A Light Bulb Moment! Interview with Shane Fizsimons, GE
“It was a toss up between going back to Ireland or moving into Industry. I stumbled on a role in GE, as Manager of European Reporting in GE’s Advanced Materials division.” Thirteen years later Shane Fitzsimons is still with GE. He talks to Shane McGinley about life as an Irish CA in one of the world’s most respected multinationals.
Shane Fitzsimons’ father Garry has a practice in Kinsale in Cork. Fitzsimons himself admits that, like many children in the 1960s whose fathers had prominent careers it was “a logical step” that he would also become a Chartered Accountant. However when he entered CIT to do his commencement course nobody could have predicted that he would become Vice President of Financial Planning for the General Electric Company, one of the world’s oldest and most prominent companies, which generated $152.4 billion of revenue in 2004, operates in more than 100 countries and employs more than 300,000 people worldwide including some 2,200 in Ireland! GE is the world's most valuable company in terms of market cap.
The story behind the General Electric Company (GE) itself is also quite fascinating to begin with. The company traces its beginnings back to Thomas A. Edison, who established Edison Electric Light Company in 1878. GE is the only company listed in the Dow Jones Industrial Index today that was also included in the original index in 1896.
“We were probably the least well known global company in Europe,” admits Fitzsimons and this can be explained by the fact that they had previously not heavily branded the GE name. However if you went to see King Kong or Brokeback Mountain or Steven Spielberg’s Munich GE are behind them. If you fly in a plane GE may have built the engine, if you have personal loan or credit card, e it could be GE Money, if you go for a CAT Scan or MRI it could be GE Healthcare equipment, if you were scared by the Jaws ride in Universal Pictures theme park or watch Will & Grace, Scrubs, Law & Order, ER or Friends it was all GE! The company also has it fingers in a lot of other worldwide pies from plastics to security, from water desalination to healthcare and from commercial finance to environmentally sensitive power.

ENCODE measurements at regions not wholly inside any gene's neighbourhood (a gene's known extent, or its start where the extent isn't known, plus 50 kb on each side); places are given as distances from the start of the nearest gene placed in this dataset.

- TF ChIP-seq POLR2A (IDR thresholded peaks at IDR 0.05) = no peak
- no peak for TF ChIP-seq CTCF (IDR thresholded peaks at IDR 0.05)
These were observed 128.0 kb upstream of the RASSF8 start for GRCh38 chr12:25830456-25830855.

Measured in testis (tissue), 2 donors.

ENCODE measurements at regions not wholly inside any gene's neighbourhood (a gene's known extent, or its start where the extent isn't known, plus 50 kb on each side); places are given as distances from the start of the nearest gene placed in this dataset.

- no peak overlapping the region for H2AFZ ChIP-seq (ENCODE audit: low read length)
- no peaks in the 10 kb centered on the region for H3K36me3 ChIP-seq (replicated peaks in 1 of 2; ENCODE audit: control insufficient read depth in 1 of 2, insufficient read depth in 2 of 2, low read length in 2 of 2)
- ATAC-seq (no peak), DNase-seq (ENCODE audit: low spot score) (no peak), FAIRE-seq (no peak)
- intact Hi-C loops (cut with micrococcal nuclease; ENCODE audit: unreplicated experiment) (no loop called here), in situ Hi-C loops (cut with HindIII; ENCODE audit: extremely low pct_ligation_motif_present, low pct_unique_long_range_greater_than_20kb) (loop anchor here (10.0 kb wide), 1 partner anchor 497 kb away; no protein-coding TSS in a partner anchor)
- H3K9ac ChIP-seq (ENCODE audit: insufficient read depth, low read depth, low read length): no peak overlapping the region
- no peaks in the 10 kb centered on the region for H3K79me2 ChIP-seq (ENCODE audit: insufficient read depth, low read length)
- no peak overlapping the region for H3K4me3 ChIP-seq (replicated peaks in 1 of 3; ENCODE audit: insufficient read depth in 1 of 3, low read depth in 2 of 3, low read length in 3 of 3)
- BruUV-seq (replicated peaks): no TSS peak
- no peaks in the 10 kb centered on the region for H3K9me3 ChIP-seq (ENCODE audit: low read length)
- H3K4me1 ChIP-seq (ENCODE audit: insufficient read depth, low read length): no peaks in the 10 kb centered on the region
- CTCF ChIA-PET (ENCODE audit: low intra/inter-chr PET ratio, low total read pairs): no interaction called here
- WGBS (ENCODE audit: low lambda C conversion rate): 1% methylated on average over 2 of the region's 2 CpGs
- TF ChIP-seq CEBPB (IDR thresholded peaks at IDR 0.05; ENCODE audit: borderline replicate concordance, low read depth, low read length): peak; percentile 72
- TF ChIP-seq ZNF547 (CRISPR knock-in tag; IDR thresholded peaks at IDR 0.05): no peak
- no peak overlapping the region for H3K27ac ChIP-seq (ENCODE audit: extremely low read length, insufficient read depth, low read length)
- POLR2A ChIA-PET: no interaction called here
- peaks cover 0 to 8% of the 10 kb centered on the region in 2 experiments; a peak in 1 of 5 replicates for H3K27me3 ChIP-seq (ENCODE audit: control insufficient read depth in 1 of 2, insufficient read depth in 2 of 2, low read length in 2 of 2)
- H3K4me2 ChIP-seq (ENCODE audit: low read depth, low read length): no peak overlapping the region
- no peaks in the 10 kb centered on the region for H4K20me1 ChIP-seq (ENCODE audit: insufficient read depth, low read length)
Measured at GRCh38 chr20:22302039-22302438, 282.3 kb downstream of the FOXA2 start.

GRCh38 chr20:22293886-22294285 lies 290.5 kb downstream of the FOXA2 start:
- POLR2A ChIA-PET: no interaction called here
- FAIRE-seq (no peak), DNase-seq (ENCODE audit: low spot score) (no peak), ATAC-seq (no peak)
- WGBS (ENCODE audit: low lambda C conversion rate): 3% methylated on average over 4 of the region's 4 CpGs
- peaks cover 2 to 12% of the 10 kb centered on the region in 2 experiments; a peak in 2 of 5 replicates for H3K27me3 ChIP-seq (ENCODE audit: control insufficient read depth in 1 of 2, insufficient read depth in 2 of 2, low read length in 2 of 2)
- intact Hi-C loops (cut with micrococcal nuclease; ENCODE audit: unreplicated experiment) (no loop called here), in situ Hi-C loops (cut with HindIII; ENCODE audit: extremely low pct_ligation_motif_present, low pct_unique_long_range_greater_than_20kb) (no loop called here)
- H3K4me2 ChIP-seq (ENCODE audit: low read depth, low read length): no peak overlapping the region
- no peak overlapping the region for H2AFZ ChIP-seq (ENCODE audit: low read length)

In the hundred years and a bit that GE has been in operation it has developed a reputation as a good company to work for. “There is strong foundation and we have renewed ourselves more than a couple of times,” adds Fitzsimons. The company was ranked first in the Financial Times’ 2004 “World’s Most Respected Companies Survey” for the seventh consecutive year and in Fortune Magazine’s 2005 “Global Most Admired Companies” list, GE ranked first overall.
In the inaugural “Barron’s Investor Survey” of the most-and least-respected global companies GE took top position with the highest average score and also, by a wide margin, the largest proportion of investors saying that they “highly respect” the company, at 63%. The survey awarded GE for “their commitment to employee development and promotion from within and lauded GE’s consistent ability to convert its vast cash flow into net income by savvy capital allocation.”